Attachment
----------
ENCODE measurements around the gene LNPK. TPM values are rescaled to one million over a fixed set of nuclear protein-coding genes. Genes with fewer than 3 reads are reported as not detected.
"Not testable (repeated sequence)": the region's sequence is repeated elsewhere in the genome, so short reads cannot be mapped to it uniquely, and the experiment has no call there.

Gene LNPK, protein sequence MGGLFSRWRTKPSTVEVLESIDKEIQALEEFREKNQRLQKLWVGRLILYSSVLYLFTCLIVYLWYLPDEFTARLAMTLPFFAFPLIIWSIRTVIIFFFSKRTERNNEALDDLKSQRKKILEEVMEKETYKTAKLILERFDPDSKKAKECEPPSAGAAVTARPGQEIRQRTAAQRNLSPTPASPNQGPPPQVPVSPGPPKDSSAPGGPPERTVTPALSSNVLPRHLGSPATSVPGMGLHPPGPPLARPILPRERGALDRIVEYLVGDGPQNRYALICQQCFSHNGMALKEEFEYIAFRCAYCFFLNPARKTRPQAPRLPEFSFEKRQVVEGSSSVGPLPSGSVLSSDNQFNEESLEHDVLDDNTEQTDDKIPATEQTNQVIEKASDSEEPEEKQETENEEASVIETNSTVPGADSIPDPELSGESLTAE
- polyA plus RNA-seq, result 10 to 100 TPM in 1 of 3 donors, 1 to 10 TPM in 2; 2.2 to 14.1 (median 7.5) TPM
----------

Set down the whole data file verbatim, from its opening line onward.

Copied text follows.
ENCODE measurements around the gene LNPK. TPM values are rescaled to one million over a fixed set of nuclear protein-coding genes. Genes with fewer than 3 reads are reported as not detected.
"Not testable (repeated sequence)": the region's sequence is repeated elsewhere in the genome, so short reads cannot be mapped to it uniquely, and the experiment has no call there.

Gene LNPK, protein sequence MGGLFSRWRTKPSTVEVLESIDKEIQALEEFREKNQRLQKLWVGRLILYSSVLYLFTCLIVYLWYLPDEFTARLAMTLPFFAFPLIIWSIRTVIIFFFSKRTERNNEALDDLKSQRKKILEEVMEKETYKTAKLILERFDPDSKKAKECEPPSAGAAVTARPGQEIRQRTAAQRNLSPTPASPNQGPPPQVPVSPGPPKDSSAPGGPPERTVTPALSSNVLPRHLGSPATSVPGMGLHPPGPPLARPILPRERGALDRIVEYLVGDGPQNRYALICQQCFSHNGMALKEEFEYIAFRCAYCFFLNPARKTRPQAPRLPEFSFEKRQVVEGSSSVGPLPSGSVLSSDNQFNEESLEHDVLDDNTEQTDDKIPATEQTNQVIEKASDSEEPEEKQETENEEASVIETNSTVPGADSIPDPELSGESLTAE
- polyA plus RNA-seq, result 10 to 100 TPM in 1 of 3 donors, 1 to 10 TPM in 2; 2.2 to 14.1 (median 7.5) TPM